This conference is part of a series of events where Brett Kunkle and Amy Watts from Stand to Reason, and Jay Watts from Life Training Institute are speaking in New Zealand. See here for a list of all their speaking engagements.
Can we still know what is true? How does truth matter to my life, today? And is it worth believing in Christianity in a world filled with reasons for doubt? Come and wrestle with these questions and more from our collection of engaging and entertaining speakers from America and New Zealand.
WHEN: SATURDAY 22ND SEPTEMBER
TIME: 10:00am – 4:00pm
WHERE: St Paul’s Church, 28 Symonds Street, Auckland CDB
COST: $10 at door – includes lunch
10:00am Registration and Welcome
10:30am Jay Watts – Life Training Institute
Does Truth Matter?
What is Truth? Are there things we can know for sure? Jay discusses common objections to truth and shows why it is important to faith and our search for God.
11:30am Brett Kunkle – Stand to Reason
Is One Way the Only Way?
Brett examines some common objections to Christianity’s claim to be the only true religion then builds a careful case showing how Jesus is the only way to God.
12:30pm Lunch (pizza provided)
1:00pm Breakout Session 1
(choose from one of the following)
Jay Watts: How to discuss your faith with others.
Amy Hall: If God Is Good, Why Is There Evil?
Brett Kunkle: Is Christianity Intolerant?
Zach Ardern: Are Science and Faith compatible?
2:00pm Breakout Session 2
(A repeat of all breakout sessions)
3:00pm Q&A Panel with all speakers
4:00pm Close of conference
This conference is part of a series of events where Brett Kunkle and Amy Watts from Stand to Reason, and Jay Watts from Life Training Institute are speaking in New Zealand. See here for a list of all their public speaking engagements.
Brett, Jay and Amy are warm and engaging speakers who travel the world equipping the Christian church to defend the faith. They have a special ability to communicate complex issues in easy to understand ways and will be in Tauranga for this special Thinking Matters event you won’t want to miss!
WHEN: SUNDAY 16th SEPTEMBER
TIME: 12:30pm – 6:00pm
WHERE: Bethlehem Community Church, 183 Moffat Rd, Tauranga
COST: $20 at door
12:40pm Jay Watts
Back To The Cross – Apologetics and Evangelism
How the Gospel of Jesus Christ encompasses our full worldview while defining how we relate to the information and experience in our lives.
1:30pm Breakout Session 1 (Choose from one of the following)
Amy Hall: If God Is Good, Why Is There Evil? How can we reconcile the existence of evil with a good, powerful, omniscient God?
Brett Kunkle: Is Faith a Blind Leap? Does true faith have anything to do with knowledge, reason and evidence?
Jay Watts: Does Truth Matter? How to reach people who deny that absolute truth exists or can be known.
2:15pm Afternoon Tea
2:45pm Breakout Session 2 (A repeat of all breakout sessions)
3:45pm Brett Kunkle
Tactics In Defending Your Faith
Learn specific skills to help engage others in friendly conversation and present Christ in an intelligent yet gracious way.
4:45pm Q&A Panel with all speakers
6:00pm Close of conference
Billions profess to believe in the historical existence, death, and supernatural resurrection of Jesus. Should such claims be believed on “blind faith” or are there good reasons for believing the resurrection is the most fantastic fact of history?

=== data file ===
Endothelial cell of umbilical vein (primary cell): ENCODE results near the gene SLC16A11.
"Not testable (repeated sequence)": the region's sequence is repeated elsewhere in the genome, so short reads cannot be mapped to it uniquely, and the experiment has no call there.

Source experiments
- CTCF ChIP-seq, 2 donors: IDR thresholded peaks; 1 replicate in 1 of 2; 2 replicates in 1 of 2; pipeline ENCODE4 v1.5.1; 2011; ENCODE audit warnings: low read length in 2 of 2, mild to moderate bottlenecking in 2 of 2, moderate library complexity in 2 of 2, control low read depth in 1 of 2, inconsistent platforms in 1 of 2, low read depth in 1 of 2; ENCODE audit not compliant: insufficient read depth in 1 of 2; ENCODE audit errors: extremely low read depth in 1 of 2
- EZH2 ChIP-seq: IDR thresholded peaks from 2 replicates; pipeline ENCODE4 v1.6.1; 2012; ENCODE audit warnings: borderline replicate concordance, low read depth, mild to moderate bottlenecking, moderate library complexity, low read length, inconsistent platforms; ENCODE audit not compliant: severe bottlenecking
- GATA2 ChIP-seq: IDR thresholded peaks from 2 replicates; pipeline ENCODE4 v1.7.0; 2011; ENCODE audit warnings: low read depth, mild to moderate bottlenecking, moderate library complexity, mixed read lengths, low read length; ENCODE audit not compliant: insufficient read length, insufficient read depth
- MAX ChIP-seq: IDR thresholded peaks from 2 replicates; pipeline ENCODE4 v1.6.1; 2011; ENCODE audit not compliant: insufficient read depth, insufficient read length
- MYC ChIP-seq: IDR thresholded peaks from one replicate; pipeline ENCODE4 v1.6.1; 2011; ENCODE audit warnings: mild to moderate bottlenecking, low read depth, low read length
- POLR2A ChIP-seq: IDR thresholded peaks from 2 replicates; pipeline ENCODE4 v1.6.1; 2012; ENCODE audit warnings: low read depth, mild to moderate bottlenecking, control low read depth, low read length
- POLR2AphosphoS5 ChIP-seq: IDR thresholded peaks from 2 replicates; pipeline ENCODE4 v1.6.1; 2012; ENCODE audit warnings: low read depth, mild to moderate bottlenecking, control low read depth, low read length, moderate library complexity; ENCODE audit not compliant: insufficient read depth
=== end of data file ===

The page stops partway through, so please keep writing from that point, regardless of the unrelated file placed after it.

In July and August, The Upper Room is organizing a series of events on the evidence for the resurrection. Christianity stands or falls on the literal, physical resurrection of Jesus Christ. Without it, our faith is merely one religion among many. If you’re someone who would like to get better acquainted with not just the reasons for why Christianity is rational, but why Christianity offers ultimate hope for the human condition, we’d encourage to attend.
- Concise Outline of Evidence for the Resurrection
Tuesday 24 July, 7.30pm
- The Case for Christ with Lee Strobel
(DVD screening followed by discussion)
Tuesday 31 July, 7.30pm
- Deeper Investigation of the Evidence (Part 1)
Tuesday 7 August, 7.30pm
- Deeper Investigation of the Evidence (Part 2)
Tuesday 14 August, 7.30pm
- Deeper Investigation of the Evidence (Part 3)
Tuesday 21 August, 7.30pm
- Debate: Did Jesus Rise from the dead? Dr Gerd Ludemann vs Dr William Lane Craig
(DVD screening followed by discussion)
Tuesday 28 August, 7.30pm
All events are without cost. The Upper Room is located at 10a Clayton Street, Newmarket. Visit their website here.
Come to Reason Ministries have posted the audio from the debate between apologist Lenny Esposito and atheist Richard Carrier:
(If you’re having trouble accessing the audio, you may need to like the Come to Reason Facebook page). The exchange took place on Wednesday, May 23, at the University of California.
Lenny Esposito is president and founder of Come to Reason Ministries. He is a contributor to the popular Apologetics Study Bible for Students and has written articles that have appeared in The Los Angeles Times and the Southern California Christian Times.
Richard Carrier is a historian and philosopher, specializing in the philosophy of naturalism and the intellectual history of Greece and Rome. He is the author of several books including Why I Am Not a Christian: Four Conclusive Reasons to Reject the Faith and Sense and Goodness Without God: A Defense of Metaphysical Naturalism.
In the latest issue of the Enrichment Journal, Professor Paul Copan has an excellent response to the New Atheist claim that the God of the Old Testament is evil (also see his article on whether God is just a crutch for the weak). In the essay, Copan also deals with the Mosaic Law and the mistaken assumption that it presents a normative pattern for the consistent Bible believer. Since the topic of the Bible’s evolving ethical standards has recently come up on the blog, I thought it would be worth quoting Copan’s comments here: